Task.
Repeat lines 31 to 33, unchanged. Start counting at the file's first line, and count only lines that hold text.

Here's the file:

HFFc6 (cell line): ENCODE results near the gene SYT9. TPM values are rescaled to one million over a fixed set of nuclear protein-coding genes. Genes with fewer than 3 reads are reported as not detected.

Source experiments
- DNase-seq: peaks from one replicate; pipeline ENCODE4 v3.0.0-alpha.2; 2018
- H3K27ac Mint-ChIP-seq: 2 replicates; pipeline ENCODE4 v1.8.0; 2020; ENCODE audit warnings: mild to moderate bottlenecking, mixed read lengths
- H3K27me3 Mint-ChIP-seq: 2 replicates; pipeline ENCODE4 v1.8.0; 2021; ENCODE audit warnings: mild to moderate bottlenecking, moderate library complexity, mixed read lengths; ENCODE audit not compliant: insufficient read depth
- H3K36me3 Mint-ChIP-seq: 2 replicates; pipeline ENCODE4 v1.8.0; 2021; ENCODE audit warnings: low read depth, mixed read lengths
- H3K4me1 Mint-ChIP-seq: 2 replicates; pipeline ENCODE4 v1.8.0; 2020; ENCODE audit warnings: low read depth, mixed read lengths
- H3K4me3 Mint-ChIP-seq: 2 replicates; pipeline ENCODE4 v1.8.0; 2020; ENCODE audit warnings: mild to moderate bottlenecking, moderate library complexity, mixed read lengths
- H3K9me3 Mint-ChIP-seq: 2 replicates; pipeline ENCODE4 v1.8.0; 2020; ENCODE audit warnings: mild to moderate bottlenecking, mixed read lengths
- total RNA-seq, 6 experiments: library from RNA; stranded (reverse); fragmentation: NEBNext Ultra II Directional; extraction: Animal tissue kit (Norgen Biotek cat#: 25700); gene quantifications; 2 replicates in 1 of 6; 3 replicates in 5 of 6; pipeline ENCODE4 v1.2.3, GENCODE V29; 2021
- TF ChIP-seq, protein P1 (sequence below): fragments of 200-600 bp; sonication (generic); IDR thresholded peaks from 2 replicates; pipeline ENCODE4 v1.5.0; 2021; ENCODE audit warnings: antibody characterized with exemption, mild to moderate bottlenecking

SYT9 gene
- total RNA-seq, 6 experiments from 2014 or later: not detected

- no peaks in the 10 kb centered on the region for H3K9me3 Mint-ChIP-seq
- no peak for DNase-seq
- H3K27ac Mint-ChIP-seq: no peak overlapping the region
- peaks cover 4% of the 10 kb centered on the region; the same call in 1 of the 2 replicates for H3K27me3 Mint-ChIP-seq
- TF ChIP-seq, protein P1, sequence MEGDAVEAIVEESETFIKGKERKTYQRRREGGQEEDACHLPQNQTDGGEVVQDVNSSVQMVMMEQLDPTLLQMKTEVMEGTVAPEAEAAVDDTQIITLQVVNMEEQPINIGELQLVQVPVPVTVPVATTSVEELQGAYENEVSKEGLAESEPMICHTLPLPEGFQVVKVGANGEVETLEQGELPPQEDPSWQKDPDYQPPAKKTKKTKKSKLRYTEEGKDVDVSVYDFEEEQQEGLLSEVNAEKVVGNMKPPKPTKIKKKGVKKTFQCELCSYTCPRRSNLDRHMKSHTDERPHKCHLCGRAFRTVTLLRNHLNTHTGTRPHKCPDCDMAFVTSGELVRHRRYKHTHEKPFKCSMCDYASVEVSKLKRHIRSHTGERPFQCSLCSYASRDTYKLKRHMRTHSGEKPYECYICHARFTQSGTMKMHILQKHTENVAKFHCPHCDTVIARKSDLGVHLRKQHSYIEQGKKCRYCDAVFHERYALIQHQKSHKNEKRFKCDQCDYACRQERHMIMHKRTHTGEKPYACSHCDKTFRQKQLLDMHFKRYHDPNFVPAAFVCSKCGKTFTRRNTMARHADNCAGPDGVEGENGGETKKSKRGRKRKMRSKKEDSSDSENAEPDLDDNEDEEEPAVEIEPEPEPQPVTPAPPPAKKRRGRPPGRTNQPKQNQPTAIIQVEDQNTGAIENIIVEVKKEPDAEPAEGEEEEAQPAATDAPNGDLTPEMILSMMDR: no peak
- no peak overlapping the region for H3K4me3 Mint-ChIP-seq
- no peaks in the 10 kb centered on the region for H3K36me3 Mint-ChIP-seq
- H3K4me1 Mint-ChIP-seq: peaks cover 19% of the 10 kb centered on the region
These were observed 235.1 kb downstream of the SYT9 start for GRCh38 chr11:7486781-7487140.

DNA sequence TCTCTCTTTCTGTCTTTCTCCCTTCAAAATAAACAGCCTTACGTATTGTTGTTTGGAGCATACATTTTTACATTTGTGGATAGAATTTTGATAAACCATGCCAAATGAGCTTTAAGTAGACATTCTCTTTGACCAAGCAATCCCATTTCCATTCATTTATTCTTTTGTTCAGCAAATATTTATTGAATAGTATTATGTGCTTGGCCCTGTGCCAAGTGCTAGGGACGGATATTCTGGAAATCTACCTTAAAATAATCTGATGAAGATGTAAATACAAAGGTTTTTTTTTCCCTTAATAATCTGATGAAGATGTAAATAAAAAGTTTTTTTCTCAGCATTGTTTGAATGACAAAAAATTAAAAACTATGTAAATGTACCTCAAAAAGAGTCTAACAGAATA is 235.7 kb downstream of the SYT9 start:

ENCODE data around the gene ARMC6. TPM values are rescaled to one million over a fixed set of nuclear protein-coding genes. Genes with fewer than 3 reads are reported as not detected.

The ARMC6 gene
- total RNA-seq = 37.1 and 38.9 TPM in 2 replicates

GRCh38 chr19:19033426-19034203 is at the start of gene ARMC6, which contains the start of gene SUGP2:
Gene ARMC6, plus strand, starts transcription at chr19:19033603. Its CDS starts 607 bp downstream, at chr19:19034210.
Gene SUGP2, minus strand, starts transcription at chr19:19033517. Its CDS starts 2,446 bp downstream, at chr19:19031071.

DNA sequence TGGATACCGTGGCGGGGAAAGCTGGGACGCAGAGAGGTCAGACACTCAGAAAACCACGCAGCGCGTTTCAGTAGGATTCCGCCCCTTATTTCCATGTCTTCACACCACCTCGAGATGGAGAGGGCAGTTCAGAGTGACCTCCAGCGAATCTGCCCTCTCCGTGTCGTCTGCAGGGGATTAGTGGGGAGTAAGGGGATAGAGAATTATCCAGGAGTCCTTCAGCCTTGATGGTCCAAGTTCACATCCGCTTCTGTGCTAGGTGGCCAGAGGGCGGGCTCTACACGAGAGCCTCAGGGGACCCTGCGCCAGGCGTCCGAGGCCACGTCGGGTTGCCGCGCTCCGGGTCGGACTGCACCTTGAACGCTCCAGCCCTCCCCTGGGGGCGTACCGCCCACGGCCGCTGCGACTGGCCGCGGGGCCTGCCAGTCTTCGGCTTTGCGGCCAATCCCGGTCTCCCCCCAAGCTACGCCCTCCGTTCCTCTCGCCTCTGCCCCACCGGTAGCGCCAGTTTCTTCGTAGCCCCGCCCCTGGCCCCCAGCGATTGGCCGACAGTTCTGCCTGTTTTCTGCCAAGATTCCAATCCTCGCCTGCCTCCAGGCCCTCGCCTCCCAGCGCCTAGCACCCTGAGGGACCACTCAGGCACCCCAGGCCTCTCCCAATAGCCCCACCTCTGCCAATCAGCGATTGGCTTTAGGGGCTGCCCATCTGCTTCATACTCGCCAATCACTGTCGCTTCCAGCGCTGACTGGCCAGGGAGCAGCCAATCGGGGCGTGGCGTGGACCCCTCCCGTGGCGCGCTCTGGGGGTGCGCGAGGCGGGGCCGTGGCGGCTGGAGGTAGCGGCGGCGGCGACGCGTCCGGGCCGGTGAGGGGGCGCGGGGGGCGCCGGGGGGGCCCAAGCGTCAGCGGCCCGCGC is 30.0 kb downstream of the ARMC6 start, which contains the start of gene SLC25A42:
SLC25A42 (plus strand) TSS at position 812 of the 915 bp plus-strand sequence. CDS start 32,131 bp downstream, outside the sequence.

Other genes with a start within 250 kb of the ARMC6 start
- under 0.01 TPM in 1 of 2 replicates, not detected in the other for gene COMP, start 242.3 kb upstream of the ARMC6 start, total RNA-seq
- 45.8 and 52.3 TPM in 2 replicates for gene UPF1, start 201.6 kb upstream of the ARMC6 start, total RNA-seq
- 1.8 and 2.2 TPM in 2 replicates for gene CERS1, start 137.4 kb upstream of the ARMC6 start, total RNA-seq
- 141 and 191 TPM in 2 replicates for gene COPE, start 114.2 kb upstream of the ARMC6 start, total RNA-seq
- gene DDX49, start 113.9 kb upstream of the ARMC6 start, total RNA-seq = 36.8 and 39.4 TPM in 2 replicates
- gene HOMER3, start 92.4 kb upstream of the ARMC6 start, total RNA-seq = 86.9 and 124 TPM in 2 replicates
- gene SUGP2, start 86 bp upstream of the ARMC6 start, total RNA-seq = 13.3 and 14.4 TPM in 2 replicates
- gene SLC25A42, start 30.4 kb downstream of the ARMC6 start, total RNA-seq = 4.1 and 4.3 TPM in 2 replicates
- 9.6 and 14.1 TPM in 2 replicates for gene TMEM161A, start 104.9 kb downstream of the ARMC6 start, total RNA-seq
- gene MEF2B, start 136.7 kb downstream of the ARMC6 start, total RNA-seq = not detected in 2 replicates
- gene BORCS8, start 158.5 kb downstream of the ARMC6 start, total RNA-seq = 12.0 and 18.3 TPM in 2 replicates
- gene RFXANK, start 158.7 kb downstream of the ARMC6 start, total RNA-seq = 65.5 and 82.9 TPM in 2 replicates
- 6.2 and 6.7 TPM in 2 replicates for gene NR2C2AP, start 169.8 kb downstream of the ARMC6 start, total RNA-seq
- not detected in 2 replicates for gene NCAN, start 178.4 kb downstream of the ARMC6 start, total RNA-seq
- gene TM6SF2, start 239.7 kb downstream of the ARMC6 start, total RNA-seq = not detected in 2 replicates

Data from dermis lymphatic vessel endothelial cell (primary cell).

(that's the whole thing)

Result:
SLC25A42 (plus strand) TSS at position 812 of the 915 bp plus-strand sequence. CDS start 32,131 bp downstream, outside the sequence.

Other genes with a start within 250 kb of the ARMC6 start
- under 0.01 TPM in 1 of 2 replicates, not detected in the other for gene COMP, start 242.3 kb upstream of the ARMC6 start, total RNA-seq